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Flash Fiction - Remembering Mothers

Gordon crept into his mother’s room which had been darkened by the partially closed curtains. A knot of anxiety tightened in the depths of his stomach. He’d seen sheep die and lambs but never a family member. It was the process of it that bothered him. As he inched closer to her bed, he felt a sense of calm around her as if her essence had gone on before her body had finished its final shutting down. As he talked gently to her, telling her for the first time since he was a child how proud he was to have her for a mother and how much he loved her. Her shrivelled hand felt cool to the touch but he was too scared to give it more than the lightest of squeezes.

‘Being with your Mum now is the greatest act of love you can offer her, ‘ said Sadie, handing him a tissue.  ‘I’ll leave you for a few minutes then take you to our staff lounge where you can have your lunch. It’s important to keep up your strength.’

He heard the door close softly behind her, giving him permission to release the tears of a small boy losing his mother. Despite his sixty years he didn’t want to be a grown up. He dreamt of being back on the farm, weaning his pet lamb onto a bottle and being chased up to the bathroom to have a wash. He wanted to taste his mother’s famous cottage pies, packed with beef and carrots and to lick the mixing bowl after her Monday baking marathon. Above all, he didn’t want his mother to die.

Picking up his plastic bag, he went into the grounds and found a bench under a cherry blossom tree. The petals floated down around his feet and he bent to pick up a handful. He sat for several minutes, enjoying the silky feel beneath his fingers, his mind wandering on the moors amongst his new lambs. He didn’t hear Sadie at first.

‘Gordon.’ She sat next to him.

‘She’s gone. I can feel it.’

‘Very peaceful. Sometimes people need permission to leave us. You gave her that. Do you want to say goodbye?’

He shook his head.

‘I’ve said it all.  Where ever she is, she knows what I’m about. She had ears like a bat, eyes like a hawk and a memory of an elephant. She was a pain in the backside sometimes but she was me Mam.’ With that he wept on Sadie’s shoulder.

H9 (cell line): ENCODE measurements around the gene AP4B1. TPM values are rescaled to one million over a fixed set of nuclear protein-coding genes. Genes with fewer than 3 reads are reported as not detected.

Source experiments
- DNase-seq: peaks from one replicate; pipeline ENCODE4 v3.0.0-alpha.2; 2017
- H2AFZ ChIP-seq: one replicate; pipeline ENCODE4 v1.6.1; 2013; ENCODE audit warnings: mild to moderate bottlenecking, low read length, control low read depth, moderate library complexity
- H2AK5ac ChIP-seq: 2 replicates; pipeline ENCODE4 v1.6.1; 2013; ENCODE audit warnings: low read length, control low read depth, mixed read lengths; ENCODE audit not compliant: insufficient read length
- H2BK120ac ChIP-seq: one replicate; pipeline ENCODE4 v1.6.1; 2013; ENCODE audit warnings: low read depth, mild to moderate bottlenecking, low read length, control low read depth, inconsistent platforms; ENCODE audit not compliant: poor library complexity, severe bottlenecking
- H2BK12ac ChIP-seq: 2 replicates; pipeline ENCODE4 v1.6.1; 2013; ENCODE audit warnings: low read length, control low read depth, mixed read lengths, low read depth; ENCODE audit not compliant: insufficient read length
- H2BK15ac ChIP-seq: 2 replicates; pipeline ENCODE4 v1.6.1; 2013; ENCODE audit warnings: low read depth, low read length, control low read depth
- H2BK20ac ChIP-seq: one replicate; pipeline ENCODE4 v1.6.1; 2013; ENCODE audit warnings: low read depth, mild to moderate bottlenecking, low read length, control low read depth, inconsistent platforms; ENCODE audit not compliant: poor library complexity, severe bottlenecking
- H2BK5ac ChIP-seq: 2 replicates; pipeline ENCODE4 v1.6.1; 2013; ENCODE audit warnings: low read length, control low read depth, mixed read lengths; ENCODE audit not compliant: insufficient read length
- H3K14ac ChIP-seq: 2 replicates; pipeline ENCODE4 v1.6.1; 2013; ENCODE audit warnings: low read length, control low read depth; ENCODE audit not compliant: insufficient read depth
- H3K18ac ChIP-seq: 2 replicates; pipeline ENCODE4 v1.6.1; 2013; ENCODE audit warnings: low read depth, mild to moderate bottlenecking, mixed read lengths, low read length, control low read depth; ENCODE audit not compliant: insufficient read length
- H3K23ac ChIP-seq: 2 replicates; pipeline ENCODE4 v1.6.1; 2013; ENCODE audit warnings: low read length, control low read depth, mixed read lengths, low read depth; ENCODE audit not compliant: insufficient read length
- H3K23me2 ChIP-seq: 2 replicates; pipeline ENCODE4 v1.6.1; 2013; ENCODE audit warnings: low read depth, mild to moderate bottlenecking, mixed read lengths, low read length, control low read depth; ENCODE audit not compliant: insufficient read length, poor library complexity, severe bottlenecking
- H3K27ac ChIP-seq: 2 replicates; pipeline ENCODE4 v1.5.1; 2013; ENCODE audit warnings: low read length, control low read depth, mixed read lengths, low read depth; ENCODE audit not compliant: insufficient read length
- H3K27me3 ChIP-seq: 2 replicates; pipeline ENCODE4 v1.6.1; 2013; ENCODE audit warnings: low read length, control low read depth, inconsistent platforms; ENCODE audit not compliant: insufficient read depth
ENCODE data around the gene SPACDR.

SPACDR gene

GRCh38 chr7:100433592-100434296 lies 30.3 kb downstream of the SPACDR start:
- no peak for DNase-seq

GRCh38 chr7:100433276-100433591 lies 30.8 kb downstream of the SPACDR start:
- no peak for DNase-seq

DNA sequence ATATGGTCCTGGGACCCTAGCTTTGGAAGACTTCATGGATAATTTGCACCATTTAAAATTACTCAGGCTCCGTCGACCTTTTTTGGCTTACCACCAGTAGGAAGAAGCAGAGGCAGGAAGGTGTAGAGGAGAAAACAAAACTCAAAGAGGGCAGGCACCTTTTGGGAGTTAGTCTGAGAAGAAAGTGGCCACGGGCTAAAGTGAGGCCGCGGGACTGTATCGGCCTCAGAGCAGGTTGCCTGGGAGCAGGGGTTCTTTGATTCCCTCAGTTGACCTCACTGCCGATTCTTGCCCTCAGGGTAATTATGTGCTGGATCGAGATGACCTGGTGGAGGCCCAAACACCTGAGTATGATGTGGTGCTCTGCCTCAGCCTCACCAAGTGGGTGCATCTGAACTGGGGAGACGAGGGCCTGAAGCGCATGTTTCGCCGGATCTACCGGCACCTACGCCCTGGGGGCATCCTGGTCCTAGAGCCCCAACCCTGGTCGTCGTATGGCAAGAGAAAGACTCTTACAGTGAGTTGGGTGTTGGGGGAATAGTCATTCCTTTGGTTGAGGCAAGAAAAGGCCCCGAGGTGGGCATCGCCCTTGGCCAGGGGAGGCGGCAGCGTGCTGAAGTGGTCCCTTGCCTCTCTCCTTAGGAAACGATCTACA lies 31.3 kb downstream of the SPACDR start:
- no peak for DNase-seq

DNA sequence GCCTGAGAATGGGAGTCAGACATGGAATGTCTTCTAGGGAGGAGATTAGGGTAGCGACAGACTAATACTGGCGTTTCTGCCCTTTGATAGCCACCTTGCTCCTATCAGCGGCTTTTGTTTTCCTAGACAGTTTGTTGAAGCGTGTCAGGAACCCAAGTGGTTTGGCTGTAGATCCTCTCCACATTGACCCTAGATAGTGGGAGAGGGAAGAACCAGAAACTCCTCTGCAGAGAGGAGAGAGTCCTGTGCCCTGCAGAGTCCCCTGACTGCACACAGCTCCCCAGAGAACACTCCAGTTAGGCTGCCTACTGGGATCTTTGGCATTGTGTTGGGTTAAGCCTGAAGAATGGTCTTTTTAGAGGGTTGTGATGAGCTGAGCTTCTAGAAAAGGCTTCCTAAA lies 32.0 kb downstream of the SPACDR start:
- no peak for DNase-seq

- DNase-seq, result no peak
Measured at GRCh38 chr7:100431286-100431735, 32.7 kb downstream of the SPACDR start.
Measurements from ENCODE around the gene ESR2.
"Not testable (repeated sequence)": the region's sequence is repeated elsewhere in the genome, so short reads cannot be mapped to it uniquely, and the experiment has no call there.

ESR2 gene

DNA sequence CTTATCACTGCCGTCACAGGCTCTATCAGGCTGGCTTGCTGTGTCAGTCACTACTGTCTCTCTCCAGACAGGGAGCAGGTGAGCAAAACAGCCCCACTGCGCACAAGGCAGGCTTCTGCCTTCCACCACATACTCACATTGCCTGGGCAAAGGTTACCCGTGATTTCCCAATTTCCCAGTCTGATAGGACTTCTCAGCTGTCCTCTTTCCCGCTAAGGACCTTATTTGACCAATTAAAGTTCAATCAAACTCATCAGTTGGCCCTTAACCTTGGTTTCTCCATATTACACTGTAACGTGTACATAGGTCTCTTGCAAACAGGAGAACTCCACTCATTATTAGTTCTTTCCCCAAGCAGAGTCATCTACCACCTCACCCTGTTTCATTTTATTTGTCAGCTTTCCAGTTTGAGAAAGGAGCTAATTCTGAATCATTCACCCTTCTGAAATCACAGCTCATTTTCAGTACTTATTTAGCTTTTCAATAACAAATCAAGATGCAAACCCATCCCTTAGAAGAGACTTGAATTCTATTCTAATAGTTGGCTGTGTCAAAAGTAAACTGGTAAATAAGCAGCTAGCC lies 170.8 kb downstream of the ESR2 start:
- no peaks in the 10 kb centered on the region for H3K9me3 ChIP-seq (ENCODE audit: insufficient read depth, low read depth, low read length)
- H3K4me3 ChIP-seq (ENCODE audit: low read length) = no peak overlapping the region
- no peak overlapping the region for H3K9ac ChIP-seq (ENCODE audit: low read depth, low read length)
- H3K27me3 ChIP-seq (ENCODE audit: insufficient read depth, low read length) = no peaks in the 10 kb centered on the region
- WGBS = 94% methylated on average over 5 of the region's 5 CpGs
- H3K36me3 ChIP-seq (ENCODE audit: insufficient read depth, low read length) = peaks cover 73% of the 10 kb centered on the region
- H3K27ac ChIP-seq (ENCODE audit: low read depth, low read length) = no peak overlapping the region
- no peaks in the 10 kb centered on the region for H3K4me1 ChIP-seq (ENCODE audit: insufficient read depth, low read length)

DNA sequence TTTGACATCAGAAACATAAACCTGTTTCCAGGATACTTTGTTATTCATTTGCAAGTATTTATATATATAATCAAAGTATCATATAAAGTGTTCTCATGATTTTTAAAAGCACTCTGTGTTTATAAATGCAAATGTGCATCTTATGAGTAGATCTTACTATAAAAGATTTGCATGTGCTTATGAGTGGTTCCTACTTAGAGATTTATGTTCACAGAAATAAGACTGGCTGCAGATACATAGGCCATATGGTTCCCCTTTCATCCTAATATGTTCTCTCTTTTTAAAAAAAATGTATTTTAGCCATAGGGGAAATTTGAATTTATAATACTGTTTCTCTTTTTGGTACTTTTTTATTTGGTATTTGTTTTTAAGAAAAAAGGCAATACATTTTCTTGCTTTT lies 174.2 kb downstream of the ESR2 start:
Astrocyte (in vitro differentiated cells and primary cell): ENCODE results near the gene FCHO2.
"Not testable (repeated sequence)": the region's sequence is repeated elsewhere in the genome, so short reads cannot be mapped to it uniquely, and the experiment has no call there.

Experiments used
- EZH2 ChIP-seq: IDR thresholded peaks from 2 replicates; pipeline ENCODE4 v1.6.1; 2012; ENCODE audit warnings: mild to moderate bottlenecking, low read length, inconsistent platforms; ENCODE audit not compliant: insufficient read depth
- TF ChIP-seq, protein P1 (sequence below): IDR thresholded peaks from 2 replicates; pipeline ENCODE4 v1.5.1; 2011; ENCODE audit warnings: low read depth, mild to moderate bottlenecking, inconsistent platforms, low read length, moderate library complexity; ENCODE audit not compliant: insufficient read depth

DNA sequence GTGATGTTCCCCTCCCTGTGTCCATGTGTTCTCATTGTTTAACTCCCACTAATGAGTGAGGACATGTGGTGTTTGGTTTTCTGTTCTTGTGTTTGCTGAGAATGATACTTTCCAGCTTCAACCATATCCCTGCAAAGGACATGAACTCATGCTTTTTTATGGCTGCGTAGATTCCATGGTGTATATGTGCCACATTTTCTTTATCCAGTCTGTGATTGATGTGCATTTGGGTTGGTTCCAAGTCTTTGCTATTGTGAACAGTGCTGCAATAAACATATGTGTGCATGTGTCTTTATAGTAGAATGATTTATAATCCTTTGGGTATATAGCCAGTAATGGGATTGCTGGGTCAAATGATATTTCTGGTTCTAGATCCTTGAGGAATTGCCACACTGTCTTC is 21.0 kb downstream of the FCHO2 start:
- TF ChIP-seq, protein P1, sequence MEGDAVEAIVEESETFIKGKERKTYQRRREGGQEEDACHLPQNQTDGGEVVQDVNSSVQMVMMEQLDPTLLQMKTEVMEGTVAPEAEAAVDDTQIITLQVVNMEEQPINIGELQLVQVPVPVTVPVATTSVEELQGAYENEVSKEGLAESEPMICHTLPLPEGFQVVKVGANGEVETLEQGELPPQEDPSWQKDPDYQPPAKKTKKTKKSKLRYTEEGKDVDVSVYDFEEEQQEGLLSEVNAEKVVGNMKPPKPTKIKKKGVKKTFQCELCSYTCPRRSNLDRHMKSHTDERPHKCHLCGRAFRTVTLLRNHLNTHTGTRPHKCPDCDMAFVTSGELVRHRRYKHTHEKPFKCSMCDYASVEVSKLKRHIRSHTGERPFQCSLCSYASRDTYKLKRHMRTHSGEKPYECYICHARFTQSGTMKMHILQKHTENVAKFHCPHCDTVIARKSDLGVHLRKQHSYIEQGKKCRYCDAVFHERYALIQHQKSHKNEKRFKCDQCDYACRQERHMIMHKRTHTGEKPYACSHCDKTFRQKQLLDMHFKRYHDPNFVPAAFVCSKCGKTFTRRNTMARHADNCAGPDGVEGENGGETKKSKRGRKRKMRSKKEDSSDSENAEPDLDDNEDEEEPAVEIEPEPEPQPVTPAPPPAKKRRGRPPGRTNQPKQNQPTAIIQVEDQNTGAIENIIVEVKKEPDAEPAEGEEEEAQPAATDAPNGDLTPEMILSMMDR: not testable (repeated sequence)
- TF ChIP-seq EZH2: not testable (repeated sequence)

It Started with a Cold

   Tara sneezed her way through a box of tissues until Mark insisted she took a couple of sick days.

   ‘I can’t. I’ve got clients all day and…’

   ‘And they will have to wait. ‘Tara’s husband urged her back into bed and put a mug of hot water and lemon into her hands. ‘You’re over doing it and it’s not good for the baby. ‘I will ring Curtis Lamb and say you’ve got the flu.’

      Tara tried to protest but the scratchiness in her throat made it painful to talk. She smiled and stroked his fingers. ‘You’re good to me,’ she said, leaning back into the squashy pillows and closing her eyes.

   She heard him  leave for work and reached out for the new crime novel she was reading on her commute to work.  Travelling  into London every day was getting her down she and couldn’t wait for their big move to  South Wales for a simpler life.

 Mark had been offered the transfer as a partner in the firm so, Tara didn’t need to work full time.  She could do anything she wanted. It was her time now.

   As the day wore on, her  coughing turned into something more than just an annoyance. Ribs sore and aching from the effort of dispelling whatever was inflaming her lungs, she struggled out of bed, pulled on a dressing gown and hobbled to the bathroom. Groping through the medicine cabinet, she found an old bottle of linctus, the top of which was bunged up with gunge. When she finally released it, she took a long swig along with some pain killers.

   ‘I’m home. You feeling any better?’

   Mark hung his pin-stripe jacket over the newel post and leapt up the stairs. Horrified at the sweat pouring down his wife’s face, he called the emergency doctor.

   ‘It’s alright love,’ he said softly, running a flannel under the cold water top, wringing it out and applying it to her burning forehead. ‘Someone’s coming to see you.’  Within minutes of him speaking, the door- bell chimed.

  Mark escorted the doctor to the bedroom. ‘She’s 3 months pregnant,’ said Mark, as a deep frown almost buried the doctor’s eyes.

   Pulse, temperature, blood pressure and other tests were conducted at speed before Dr. Rahamtullah said, ‘Your wife has a form of pneumonia. I’m calling for an ambulance. Pack a small bag for her please.’

  That evening, Mark sat at his wife’s bedside in a private room of the Royal. The words bounced around his ears. ‘I’m so sorry about the baby.’

   He wanted to run outside to tear at his hair and howl. How could this be happening? He’d just been made partner for God’s sake.

  As Tara’s breathing became more laboured, he watched the colour drain from her face. Her lips twitched with unspoken words.

Mark ran out into the corridor. Nurse? Doctor? Quickly.’

 But it was too late.

‘It was only a cold,’ whispered Mark. ‘ Just a stinking, rotten, common cold.’

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